Family Practice Dr.Clara from Medico del Mundo And I Ultrasounding During The Obstetric Clinic

Well, at the end of our week here in Petit-Goave, it’s time to check how well we are meeting the goals for our project that I first envisioned over two years ago while working long nights in Irish hospitals.

I dreamed of a multi-skilled, highly adaptable relief team aboard a self-sufficient support platform that could use 21st Century medical technology, classical medical diagnostics and adaptability to different needs and resources to create long-term health benefits in developing world communities, making a difference one person at a time. Here we are, many months and many days of hard work later, and with many people who helped make this possible now a part of our story, anchored safely in Petit-Goave, Haiti.

For our first mission destination, I chose a tough location—Haiti: more than 800 miles from where we started, with huge challenges facing its people from every possible direction, a couple months after a huge disaster when people are still living in tents but many aid groups have pulled up stakes and moved on. If we could successfully conduct a mission here, I felt confident we could do it anywhere.

At the end of two weeks, the school we are building is practically flying up, we have seen several hundred patients, both in the local DesGranges Clinic and in mobile clinics in the mountains, we are reorganizing all the supplies in the clinic and outfitting a dental room, storage rooms, triage, pharmacy and exam rooms, and despite several gales that we weathered at sea and at anchor and plagued by problems with our generator, we continue to live onboard supporting our team on Southern Wind and deploying ashore every day to continue our work here.

I am watching my dream, the concept that I fell asleep every night thinking about and planning for two years, actually in operation and succeeding. I would have to keep reminding myself that this is real, and that I am not dreaming, except that what we see every day is so very real and immediate that its authenticity is burned into my memory every time I turn around.

Look one way, and your heart breaks. Turn your head, and your heart melts. Incredible beauty and selfless goodwill right alongside the ugliness of pain and suffering and the worst examples of human greed. This is the strange dichotomy of Haiti, the two Haitis existing in the same place. The children especially really get to me—kids can bounce back from so much, and to see kids living under a tarp in the street without toys or much food making their own entertainment and smiling with happiness at such small pleasures is amazing.

I think my favorite part of our time here so far is that we don’t live in a gated compound, or associate only with other aid workers in the hotel, or pay a fortune for an air-conditioned Landrover and driver and drive like lords around Haiti. We live on our boat, and so have become friendly with the fishermen and kids who ply these waters from their canoes and small lateen rigs every day.

Sometimes a driver with a pickup truck from the clinic picks us up to go to work. We all pile in the back, or we walk. Rachel and Nick walk back to the dock from the clinic every day, and, now, all the kids in the area wait for them at a bridge about halfway and walk with them. Sometimes we hop on the back of a motorcycle taxi and catch a ride.

I love meeting people we know as we wander about town on errands. Practically every night we have visitors aboard, usually people who are helping us and are curious to see the boat. Often people from developed countries feel out of place when working in destitute areas, but we love it because we have made many friends here by living and working alongside the community and not separating ourselves from it.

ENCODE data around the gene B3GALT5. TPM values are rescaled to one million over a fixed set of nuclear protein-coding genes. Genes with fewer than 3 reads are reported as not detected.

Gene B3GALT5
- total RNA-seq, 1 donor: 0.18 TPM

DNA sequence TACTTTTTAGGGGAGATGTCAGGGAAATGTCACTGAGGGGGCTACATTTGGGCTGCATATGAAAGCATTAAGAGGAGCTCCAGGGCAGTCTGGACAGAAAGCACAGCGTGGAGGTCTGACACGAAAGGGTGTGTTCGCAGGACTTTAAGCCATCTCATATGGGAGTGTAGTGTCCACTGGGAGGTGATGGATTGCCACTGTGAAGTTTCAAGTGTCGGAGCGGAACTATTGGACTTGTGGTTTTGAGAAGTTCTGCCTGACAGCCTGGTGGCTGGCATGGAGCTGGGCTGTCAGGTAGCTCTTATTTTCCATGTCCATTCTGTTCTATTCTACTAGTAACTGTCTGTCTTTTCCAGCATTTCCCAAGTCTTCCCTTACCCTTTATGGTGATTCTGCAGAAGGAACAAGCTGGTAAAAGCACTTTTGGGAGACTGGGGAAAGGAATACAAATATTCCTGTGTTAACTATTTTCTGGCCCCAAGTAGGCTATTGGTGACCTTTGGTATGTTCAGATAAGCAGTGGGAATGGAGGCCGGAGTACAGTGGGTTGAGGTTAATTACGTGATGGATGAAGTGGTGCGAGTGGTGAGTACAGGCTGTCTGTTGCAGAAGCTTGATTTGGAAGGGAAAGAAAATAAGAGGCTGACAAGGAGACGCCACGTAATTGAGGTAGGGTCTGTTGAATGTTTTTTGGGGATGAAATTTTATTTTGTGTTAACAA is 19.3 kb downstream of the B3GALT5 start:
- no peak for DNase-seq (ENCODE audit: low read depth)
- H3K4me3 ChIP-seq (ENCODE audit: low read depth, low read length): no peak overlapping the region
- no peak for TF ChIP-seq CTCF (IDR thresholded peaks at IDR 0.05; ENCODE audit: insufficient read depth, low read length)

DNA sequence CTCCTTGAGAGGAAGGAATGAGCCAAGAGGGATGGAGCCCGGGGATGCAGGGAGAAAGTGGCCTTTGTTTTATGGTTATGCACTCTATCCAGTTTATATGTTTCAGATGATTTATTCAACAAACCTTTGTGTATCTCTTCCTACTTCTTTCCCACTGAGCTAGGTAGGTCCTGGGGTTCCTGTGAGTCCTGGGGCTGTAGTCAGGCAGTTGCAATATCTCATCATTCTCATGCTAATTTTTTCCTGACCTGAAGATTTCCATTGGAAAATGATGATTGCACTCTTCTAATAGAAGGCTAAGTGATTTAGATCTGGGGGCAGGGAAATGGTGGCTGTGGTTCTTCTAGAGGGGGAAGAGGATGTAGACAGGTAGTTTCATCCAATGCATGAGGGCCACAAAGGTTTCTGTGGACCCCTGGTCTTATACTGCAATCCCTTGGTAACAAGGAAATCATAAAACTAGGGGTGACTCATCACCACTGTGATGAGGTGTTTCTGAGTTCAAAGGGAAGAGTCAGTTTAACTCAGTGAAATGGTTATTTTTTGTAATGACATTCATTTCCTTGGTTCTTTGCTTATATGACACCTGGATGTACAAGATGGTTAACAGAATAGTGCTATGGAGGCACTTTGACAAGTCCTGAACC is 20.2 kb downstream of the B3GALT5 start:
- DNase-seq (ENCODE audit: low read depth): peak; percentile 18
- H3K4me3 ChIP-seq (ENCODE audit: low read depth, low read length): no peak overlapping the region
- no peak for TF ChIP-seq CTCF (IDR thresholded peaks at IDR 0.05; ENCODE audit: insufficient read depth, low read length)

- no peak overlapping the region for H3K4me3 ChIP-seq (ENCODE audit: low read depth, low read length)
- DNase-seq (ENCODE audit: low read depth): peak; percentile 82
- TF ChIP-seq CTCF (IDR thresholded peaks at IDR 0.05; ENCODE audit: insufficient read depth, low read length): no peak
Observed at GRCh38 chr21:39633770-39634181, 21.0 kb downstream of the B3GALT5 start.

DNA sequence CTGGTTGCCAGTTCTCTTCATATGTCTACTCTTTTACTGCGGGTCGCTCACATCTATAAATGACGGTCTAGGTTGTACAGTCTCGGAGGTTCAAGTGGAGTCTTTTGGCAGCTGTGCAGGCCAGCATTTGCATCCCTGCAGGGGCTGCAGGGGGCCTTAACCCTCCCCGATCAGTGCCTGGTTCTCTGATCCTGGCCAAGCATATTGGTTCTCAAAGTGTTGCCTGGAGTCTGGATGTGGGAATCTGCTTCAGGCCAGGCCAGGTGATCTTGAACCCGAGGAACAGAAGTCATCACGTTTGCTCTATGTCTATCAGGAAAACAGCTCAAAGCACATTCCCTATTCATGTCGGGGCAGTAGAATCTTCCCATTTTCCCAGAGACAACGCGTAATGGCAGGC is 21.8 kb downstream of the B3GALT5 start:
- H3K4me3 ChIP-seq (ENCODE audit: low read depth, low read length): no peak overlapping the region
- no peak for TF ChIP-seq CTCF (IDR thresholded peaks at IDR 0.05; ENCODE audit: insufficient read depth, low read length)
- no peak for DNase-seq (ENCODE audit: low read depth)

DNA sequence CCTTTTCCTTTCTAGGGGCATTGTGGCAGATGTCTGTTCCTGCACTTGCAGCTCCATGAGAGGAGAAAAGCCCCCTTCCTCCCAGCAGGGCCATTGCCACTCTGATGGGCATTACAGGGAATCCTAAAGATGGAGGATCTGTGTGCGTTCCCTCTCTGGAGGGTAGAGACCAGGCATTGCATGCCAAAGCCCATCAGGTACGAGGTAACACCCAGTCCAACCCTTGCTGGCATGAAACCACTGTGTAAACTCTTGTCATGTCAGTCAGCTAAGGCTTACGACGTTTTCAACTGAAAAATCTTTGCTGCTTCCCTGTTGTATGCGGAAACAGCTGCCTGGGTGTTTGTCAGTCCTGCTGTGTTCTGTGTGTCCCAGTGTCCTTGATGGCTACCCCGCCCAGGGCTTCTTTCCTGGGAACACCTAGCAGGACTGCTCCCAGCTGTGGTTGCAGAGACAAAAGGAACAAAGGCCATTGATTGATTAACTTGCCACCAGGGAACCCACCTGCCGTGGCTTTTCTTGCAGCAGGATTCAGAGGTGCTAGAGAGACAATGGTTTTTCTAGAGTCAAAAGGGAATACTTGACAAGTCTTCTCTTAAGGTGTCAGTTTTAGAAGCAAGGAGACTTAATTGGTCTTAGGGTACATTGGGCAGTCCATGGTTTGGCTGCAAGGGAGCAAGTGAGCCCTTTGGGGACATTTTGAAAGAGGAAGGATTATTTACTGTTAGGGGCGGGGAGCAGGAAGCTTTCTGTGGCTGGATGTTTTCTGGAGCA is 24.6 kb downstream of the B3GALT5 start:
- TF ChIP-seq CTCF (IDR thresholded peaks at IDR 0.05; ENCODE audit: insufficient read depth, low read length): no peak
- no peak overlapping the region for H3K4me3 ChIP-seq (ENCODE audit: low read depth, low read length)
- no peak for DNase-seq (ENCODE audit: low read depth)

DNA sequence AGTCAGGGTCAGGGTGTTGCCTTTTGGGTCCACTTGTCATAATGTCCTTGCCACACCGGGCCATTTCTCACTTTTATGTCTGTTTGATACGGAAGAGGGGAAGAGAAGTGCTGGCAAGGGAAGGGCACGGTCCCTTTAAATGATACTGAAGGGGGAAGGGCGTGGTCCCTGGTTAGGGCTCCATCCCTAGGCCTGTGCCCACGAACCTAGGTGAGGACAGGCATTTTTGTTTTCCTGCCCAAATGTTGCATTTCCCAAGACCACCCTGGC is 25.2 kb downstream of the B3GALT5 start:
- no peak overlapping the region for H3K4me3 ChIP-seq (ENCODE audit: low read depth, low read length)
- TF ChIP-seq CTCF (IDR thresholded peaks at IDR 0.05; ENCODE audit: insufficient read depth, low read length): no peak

My experience here has paralleled my experience everywhere I have been. Everywhere you go, you will find a few bad apples that cause enormous problems, but I have found that most people in the world are basically good, and want to BE good. I have also found that the less people have, the more willing they often are to share it. People who have experienced true need also truly understand the value of helping.

Just as in California first and then in Florida, many people here have reached out to help us accomplish our mission—and I regard the number of people who have made their goodwill part of our mission as our greatest success so far.

The Sri Lankan UN forces here lent us their trucks and gave us water when we couldn’t run our watermaker due to generator problems. 20 Haitians who were out of work volunteered to help us get our supplies unloaded and worked 7 hours alongside us in the heat to get 20,000 pounds of material off the boat and into the trucks. Local men and women we have met come with us to the market to help us get Haitian prices for things we need rather than the hugely inflated foreigner
rate.

Richard and Arron on Fat Tire (the landing craft serving Kiskeya, a marble quarry a few miles up the coast) have given us some fuel and helped us bring our generator back online. Andrew Macalla, from Direct Relief, brought us more nebulizer solution while he was in Haiti. Tania and her mom and uncles helped us get our material cleared through customs. A volunteer named

George translates for me in clinic, though my Creole is slowly improving. Madame Fievre, from the oldest bakery in town, showed Sky how they make Haitian bread. The Japanese NGO ICA here in Haiti gave us 190 flashlights and batteries to Distribute.

Dr. John from New Hampshire put down his scalpel and helped us unload all our gear. Rachel worked with an Italian orthodontic surgeon and a Haitian dentist here in town as well as at the clinic. Dr. Mark and Dr. Nadia from Canada guided me through my first day in the clinic (sadly, their last day), and dozens of other men, women and children here have reached out to us to make us welcome in the community and help us accomplish our mission here.